This time, the college was flunking.
Enrollment at the prestigious, picturesque Pacific Oaks College and Children's School in Pasadena was declining. So was income. Decisions made within the courtesy of consensus had slowed planning to the point of paralysis. School needs--higher salaries, simplified priorities, academic rigor, fiscal controls and institutional research--were endless.
A somber report by a three-person accreditation team from the Western Assn. of Schools and Colleges concluded: "There will need to be some profound changes in attitude and process in order to seek resolutions and orderly planned action for the future."
A school executive, in retrospect, was a little more dour: "Had nothing been done, it (Pacific Oaks) would have ultimately muddled its way down the tubes."
Turned the Books Around
But something was done. Shaken by the 1985 report, the school's board of trustees formed a long-range planning committee. A new chairman, a president and a dean of the school were chosen. Work began on a faculty evaluation process, handbooks on policies and procedures, stiffening business services. . . .
And last year, the school capped its comeback by tapping into a vital cabinet of corporate talent: the Executive Service Corps of Southern California, an all-volunteer, nonprofit organization of 225 retired senior executives.
Two corps consultants were offered Pacific Oaks. For six months they explored it and delivered written recommendations.
"They had a major impact," said Katherine Gabel, who assumed presidency of the campus at the height of its troubles. "We could have done it without them, but it would have taken us longer, with less insight and more pain.
"They've been a tremendous, positive, motivational force in a very tough organizational change process. I think we've turned the corner and they helped us to turn that corner and stabilize through perspective and humor that was sorely needed."
Such references have become typical for the Executive Service Corps whose members have worked high and successful careers--commonly as vice presidents, often as chief executive officers--with the megagiants of Southern California business.
Now, in retirement, they have time to give back--by pouring combined centuries of their expertise in accounting, personnel, board governance, marketing or public relations into the nonprofit and constantly struggling organizations of Los Angeles, Orange and Ventura counties.
"We have two things going for us here," noted Jack K. Horton, chairman of the executive committee, Southern California Edison Co., and chairman of the corps' board of directors. "One, the great (retired executive) talent pool we have here; and two, the flock of nonprofit organizations in Southern California.
"Sure, they (nonprofit organizations) need money. But, in my judgment, what they need more is management advice. And that we can supply."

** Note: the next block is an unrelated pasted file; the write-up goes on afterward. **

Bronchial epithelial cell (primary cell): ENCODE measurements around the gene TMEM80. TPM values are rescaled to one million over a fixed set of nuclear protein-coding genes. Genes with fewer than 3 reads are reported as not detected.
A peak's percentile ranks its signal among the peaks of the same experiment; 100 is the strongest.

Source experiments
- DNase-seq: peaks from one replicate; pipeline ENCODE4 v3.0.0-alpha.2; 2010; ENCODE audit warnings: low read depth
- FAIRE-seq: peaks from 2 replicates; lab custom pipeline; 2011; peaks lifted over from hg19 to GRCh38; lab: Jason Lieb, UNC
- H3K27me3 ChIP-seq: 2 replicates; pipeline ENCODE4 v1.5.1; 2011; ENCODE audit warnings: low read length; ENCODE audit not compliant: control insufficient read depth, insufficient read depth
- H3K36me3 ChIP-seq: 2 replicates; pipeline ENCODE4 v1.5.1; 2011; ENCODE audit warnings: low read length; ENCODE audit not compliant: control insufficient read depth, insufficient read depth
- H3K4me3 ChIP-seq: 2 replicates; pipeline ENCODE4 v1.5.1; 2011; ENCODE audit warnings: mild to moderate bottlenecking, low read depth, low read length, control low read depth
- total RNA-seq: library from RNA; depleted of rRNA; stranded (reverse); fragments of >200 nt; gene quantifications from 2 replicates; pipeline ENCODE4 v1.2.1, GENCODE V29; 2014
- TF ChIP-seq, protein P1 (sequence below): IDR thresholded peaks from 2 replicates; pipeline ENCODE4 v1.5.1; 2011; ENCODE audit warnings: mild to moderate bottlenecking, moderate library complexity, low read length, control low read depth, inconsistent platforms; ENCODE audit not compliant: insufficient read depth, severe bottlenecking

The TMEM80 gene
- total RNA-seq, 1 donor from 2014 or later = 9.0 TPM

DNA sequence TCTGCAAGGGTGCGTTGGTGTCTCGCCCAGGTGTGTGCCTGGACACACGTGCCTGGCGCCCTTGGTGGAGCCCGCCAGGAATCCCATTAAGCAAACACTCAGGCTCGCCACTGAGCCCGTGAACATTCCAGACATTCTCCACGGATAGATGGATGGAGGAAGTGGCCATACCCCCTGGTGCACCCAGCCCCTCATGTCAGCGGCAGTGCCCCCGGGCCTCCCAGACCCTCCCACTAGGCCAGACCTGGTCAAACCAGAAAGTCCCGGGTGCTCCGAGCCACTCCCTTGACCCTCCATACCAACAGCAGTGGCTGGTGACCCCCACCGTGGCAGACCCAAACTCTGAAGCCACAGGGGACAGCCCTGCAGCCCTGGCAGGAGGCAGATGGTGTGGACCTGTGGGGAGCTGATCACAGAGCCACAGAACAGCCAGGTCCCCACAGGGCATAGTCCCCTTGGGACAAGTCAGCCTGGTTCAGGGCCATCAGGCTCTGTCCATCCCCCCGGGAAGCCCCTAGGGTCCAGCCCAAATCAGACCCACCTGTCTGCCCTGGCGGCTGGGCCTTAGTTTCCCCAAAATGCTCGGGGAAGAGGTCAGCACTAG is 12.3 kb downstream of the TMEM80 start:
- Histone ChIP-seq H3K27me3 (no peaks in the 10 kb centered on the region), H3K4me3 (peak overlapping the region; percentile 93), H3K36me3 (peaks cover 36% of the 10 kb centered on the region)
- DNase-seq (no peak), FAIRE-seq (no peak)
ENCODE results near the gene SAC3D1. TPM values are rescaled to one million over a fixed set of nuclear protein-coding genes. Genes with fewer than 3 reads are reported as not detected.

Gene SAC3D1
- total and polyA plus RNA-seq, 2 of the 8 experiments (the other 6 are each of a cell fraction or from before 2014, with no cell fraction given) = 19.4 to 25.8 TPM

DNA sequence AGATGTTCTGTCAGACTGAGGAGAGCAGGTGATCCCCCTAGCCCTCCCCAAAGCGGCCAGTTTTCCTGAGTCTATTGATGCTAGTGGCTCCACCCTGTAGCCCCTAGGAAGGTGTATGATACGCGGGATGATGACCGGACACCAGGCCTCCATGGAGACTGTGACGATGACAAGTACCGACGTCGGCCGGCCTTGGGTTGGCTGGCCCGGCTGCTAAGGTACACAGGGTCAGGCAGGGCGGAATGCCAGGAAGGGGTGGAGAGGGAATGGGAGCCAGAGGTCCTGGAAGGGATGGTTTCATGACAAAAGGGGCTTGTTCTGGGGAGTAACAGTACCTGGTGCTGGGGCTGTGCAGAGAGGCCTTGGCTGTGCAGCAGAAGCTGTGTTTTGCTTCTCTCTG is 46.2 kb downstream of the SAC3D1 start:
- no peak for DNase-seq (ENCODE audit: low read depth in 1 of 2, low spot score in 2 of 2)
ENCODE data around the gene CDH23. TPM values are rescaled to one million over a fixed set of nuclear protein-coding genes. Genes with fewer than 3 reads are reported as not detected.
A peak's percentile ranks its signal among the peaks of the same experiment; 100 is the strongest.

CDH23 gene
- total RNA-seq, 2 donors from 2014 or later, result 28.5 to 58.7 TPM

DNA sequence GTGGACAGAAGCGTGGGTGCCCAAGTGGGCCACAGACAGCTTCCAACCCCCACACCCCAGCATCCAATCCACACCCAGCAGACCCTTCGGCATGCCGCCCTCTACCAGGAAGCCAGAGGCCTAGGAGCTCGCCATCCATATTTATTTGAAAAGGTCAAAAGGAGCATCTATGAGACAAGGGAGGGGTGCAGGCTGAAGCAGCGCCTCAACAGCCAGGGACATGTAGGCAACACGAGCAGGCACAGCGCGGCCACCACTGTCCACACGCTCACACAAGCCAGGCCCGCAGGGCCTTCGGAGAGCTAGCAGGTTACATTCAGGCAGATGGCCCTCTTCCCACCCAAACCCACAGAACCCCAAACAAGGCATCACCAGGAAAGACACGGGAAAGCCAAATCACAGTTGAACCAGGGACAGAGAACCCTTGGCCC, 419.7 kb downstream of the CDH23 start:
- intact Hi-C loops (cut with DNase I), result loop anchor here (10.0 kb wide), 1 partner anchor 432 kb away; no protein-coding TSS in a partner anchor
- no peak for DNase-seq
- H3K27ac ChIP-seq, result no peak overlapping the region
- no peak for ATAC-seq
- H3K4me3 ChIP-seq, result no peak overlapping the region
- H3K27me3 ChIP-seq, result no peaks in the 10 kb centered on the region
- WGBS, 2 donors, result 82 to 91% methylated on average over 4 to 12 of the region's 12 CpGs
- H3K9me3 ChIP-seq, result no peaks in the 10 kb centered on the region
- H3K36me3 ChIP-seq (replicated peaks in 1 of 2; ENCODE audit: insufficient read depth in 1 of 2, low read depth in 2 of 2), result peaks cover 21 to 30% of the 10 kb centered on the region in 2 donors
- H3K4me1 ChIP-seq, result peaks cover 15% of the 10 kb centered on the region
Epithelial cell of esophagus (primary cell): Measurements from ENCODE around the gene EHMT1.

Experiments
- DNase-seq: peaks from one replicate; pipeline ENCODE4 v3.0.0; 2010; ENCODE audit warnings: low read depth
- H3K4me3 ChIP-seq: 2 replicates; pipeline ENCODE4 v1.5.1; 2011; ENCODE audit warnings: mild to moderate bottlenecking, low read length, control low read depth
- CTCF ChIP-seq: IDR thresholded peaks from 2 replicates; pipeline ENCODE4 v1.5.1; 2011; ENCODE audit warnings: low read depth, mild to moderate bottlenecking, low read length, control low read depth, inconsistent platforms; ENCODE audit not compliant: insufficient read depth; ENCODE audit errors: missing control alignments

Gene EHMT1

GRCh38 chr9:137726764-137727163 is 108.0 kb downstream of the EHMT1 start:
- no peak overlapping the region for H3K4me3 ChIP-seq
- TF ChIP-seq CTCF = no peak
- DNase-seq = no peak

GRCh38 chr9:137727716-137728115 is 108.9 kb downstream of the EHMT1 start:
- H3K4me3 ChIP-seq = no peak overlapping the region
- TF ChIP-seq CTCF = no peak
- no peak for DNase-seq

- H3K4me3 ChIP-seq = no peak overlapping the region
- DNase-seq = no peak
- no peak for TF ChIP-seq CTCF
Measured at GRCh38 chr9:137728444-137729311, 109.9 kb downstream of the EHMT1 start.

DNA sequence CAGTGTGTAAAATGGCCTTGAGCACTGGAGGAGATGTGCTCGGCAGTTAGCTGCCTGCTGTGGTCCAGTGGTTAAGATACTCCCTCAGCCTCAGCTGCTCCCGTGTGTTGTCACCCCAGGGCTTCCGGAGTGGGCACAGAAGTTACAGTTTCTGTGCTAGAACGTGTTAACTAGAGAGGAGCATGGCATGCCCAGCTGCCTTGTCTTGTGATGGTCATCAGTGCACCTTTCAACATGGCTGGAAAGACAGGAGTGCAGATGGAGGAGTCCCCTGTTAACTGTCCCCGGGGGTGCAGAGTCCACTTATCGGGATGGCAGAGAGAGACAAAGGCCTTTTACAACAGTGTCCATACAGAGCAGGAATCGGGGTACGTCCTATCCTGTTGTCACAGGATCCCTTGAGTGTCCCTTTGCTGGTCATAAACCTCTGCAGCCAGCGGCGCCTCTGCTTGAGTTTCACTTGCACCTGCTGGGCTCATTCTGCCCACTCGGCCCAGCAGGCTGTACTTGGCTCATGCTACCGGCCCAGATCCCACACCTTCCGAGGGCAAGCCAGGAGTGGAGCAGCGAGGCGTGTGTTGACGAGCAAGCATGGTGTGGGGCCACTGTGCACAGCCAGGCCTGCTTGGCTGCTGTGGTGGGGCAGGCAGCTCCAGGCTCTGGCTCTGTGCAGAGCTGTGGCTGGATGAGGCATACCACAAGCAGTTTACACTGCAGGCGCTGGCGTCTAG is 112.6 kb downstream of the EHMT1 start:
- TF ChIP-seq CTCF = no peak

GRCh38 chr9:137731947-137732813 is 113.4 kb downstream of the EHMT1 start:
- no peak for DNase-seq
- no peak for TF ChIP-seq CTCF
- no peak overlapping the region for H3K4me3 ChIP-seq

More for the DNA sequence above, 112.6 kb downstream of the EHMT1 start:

Since 1981, more than 125 nonprofit groups in Southern California have been assisted by the Executive Service Corps.
Last year, Horton said, the value of those executive services, rendered on the organization's privately funded budget of $165,000, was $1.3 million for "a leverage factor of nearly 8-to-1 on the investment made by our funders."
In more human terms, however, that translates to aid to ADEPT (Assisting the Disabled with Employment, Placement and Training) and a boost to the business of the Back Alley Theater. The Capistrano Valley Symphony is on the corps' client list of organizations. So is the Coalition Against Household Violence, the Vietnamese Community of Orange County, Inc., and Providence Speech and Hearing Clinic.
Propping Up Castles
Praised the Walden School of Southern California: "Thank you for helping us put foundations under our castles in the air."
Said the Travelers Aid Society of Los Angeles: "What Executive Service Corps provides is an excellent service at a bargain price."
Those bargain prices range from $100 to $1,500 depending on the financial state of the organization. It's a one-shot fee no matter how long the counseling. But if obtained from a commercial counseling service, corps officials say, their advice would cost an average of $110 an hour.
The benefit, however, is far from unilateral.
"We also provide an opportunity and a challenge to those capable people (retired executives) who have reached the time that some people call 'legislated senility,' " Horton added. "They're anything but that . . . so while we provide a helluva service to the nonprofit organizations, we also provide a helluva service to those individuals who need to do something for their own self-esteem."
The work may even be keeping retired executives alive. "In seven years," Horton said, "we've only lost three or four consultants."
Resentment Toward Advice
It is not always simple service. Outside advice can, in fact, be resented by the organization that requested that advice.